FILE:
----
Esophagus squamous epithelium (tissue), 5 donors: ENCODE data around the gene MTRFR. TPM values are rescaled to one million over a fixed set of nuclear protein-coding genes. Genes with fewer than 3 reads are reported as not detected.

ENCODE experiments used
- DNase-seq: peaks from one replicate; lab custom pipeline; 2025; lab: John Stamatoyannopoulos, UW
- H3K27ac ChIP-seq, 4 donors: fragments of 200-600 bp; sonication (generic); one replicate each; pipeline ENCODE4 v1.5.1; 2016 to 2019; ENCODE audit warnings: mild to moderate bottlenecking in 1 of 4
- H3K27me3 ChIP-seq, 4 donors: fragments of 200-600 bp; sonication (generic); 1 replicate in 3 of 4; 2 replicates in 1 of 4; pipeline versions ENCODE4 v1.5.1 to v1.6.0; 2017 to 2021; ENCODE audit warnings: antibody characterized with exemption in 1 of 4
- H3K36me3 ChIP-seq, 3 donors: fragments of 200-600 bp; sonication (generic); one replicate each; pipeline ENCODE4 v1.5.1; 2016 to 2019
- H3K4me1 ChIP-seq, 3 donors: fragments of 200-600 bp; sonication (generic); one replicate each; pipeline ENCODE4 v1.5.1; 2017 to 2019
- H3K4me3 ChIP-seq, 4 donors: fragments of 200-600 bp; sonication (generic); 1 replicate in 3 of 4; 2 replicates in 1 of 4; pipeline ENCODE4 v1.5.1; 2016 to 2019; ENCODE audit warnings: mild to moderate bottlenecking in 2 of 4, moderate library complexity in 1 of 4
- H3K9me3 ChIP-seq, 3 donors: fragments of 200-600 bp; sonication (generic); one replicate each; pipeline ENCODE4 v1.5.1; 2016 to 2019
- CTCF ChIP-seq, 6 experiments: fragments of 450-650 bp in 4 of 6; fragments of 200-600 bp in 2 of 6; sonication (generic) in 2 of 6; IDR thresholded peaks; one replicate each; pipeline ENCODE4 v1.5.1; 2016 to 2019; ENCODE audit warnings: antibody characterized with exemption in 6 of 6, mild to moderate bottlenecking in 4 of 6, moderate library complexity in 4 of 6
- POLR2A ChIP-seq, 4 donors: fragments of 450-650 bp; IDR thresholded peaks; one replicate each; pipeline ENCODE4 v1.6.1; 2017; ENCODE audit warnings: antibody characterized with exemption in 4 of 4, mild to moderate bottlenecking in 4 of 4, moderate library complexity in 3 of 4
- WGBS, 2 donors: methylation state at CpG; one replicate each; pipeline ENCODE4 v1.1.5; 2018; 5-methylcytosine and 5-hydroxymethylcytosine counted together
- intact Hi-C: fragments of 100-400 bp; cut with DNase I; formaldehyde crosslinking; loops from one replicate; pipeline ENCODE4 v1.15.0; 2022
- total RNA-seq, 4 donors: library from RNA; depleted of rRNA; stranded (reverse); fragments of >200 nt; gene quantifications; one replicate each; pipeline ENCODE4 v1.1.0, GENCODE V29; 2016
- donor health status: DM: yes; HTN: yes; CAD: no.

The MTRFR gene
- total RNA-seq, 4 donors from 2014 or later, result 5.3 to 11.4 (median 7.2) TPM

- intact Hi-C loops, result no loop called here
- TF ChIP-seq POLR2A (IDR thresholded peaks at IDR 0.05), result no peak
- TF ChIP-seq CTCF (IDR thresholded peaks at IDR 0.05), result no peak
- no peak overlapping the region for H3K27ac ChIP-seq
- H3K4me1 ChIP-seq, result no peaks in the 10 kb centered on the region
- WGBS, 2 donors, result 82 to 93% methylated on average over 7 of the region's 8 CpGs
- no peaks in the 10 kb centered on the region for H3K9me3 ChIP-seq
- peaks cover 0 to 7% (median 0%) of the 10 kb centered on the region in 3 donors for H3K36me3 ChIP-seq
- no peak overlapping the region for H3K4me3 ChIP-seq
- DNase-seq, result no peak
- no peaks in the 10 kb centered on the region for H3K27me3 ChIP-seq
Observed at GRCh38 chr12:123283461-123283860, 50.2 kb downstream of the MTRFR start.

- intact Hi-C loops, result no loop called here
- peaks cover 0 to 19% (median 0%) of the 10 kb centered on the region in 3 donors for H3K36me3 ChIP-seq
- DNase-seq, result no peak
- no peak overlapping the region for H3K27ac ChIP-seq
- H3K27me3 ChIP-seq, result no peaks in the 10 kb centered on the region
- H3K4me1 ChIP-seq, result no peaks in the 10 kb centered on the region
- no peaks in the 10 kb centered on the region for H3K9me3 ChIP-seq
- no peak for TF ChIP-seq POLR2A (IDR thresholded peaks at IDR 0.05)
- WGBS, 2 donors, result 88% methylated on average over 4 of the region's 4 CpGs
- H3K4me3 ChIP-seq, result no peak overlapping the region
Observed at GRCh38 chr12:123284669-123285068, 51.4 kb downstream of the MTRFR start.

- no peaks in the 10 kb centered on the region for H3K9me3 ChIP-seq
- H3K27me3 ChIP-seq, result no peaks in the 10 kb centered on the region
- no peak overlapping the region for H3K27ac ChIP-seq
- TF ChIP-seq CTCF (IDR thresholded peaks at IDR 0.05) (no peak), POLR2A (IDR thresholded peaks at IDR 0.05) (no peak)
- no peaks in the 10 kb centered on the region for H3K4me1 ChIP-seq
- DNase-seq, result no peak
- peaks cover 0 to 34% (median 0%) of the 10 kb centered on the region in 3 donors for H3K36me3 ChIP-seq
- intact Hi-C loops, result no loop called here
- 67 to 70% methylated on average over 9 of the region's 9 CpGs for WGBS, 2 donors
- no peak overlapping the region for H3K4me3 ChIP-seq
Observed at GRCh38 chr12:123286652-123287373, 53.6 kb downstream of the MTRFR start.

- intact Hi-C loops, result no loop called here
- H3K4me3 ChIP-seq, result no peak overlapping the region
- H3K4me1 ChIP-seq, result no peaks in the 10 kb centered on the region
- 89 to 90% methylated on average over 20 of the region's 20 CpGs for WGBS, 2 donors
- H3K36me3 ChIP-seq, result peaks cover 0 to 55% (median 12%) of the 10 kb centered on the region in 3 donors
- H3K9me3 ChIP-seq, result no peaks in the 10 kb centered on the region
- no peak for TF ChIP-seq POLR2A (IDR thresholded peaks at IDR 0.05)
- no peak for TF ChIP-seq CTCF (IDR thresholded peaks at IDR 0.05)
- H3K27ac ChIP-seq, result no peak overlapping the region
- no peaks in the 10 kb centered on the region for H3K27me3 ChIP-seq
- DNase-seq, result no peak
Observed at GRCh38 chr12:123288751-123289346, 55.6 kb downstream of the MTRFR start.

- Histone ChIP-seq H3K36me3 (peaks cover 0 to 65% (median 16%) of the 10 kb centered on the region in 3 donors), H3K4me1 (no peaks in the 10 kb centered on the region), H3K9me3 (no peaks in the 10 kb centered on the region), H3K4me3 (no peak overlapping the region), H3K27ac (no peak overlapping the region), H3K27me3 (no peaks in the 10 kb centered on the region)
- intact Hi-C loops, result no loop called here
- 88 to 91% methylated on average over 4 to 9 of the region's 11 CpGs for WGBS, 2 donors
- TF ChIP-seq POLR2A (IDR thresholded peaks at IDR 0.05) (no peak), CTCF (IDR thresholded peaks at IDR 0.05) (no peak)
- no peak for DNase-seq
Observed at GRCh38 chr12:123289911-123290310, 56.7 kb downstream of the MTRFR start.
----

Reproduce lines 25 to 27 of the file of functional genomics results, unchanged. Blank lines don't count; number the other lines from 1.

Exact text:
- peaks cover 0 to 7% (median 0%) of the 10 kb centered on the region in 3 donors for H3K36me3 ChIP-seq
- no peak overlapping the region for H3K4me3 ChIP-seq
- DNase-seq, result no peak